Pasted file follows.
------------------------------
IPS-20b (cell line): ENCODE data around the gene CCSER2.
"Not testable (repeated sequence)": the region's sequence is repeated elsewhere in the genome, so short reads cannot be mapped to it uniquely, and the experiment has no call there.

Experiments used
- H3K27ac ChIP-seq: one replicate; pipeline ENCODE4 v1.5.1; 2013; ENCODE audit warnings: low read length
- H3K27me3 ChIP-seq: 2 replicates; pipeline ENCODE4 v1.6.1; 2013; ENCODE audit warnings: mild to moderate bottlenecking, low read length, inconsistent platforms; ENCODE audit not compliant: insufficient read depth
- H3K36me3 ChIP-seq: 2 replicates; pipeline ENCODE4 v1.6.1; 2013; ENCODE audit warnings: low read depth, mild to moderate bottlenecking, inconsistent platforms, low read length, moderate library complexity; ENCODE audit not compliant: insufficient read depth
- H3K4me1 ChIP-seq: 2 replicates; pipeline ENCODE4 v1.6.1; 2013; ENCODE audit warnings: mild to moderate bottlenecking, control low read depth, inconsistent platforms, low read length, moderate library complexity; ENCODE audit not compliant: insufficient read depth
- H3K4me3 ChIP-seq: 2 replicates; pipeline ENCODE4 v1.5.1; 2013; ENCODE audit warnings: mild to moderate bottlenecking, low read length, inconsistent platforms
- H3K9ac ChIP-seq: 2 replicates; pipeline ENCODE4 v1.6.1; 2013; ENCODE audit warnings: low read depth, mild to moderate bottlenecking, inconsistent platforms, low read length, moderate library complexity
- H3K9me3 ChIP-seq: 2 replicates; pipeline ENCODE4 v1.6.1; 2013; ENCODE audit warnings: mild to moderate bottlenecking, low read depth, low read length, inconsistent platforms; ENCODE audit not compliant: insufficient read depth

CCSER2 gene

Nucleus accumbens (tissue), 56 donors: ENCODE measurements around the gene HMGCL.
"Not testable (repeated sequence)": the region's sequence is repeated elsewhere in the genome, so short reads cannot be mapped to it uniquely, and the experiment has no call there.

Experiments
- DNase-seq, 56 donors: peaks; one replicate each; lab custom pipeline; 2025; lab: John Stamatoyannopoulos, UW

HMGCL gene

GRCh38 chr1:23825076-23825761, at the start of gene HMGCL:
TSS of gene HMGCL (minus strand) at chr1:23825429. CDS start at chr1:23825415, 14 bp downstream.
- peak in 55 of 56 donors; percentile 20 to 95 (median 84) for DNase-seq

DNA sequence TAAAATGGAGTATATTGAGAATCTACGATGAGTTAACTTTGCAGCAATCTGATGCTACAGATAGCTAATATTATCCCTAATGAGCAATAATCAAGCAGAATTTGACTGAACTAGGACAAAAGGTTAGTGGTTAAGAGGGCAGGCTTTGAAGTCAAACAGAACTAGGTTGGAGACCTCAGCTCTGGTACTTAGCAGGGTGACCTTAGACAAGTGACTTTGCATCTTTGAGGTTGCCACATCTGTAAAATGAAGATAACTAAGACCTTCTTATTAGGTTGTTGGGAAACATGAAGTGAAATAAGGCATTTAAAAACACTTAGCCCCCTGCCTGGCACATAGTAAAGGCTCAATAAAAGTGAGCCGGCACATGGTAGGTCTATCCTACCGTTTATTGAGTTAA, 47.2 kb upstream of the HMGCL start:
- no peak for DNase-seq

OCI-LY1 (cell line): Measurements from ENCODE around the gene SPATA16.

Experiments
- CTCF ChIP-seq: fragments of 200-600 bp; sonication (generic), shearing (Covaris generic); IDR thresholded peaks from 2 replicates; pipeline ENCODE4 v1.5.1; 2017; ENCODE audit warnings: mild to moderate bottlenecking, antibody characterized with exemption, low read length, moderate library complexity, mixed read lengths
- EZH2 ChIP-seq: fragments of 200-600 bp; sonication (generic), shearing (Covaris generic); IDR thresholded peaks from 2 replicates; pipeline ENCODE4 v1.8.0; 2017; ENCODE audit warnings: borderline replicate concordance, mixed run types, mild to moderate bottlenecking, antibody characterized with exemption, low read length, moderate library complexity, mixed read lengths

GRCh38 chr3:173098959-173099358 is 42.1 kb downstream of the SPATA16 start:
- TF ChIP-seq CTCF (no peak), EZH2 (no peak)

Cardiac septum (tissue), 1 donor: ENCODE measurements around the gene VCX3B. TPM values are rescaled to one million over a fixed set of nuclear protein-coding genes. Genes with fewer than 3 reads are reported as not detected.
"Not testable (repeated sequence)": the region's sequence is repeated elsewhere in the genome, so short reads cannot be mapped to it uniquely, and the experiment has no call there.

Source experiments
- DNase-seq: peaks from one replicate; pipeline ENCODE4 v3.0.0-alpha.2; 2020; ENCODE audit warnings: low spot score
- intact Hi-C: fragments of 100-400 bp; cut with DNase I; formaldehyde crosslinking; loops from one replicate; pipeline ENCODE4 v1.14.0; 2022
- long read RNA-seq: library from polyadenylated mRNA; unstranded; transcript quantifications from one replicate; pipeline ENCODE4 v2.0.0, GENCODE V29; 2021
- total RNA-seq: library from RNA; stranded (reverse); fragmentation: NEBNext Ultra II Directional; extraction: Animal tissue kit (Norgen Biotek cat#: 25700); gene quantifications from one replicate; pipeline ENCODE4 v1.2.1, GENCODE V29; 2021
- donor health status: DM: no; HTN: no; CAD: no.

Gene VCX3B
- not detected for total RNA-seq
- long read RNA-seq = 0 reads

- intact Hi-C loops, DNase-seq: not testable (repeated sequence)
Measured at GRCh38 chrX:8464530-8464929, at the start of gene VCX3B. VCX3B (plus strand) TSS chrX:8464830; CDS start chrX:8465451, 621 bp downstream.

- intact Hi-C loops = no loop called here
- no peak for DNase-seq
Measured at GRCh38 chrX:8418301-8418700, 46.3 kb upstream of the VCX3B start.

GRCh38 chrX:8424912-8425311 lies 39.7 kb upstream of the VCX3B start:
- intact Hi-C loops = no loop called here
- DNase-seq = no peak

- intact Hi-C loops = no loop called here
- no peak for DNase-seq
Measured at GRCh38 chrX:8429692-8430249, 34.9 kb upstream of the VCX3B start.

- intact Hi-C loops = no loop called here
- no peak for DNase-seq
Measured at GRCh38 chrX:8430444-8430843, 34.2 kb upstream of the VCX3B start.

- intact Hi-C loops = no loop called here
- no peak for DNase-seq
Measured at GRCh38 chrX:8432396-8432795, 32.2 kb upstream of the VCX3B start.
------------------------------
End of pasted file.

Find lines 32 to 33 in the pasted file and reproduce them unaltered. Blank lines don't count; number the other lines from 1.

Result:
- intact Hi-C: fragments of 100-400 bp; cut with DNase I; formaldehyde crosslinking; loops from one replicate; pipeline ENCODE4 v1.14.0; 2022
- long read RNA-seq: library from polyadenylated mRNA; unstranded; transcript quantifications from one replicate; pipeline ENCODE4 v2.0.0, GENCODE V29; 2021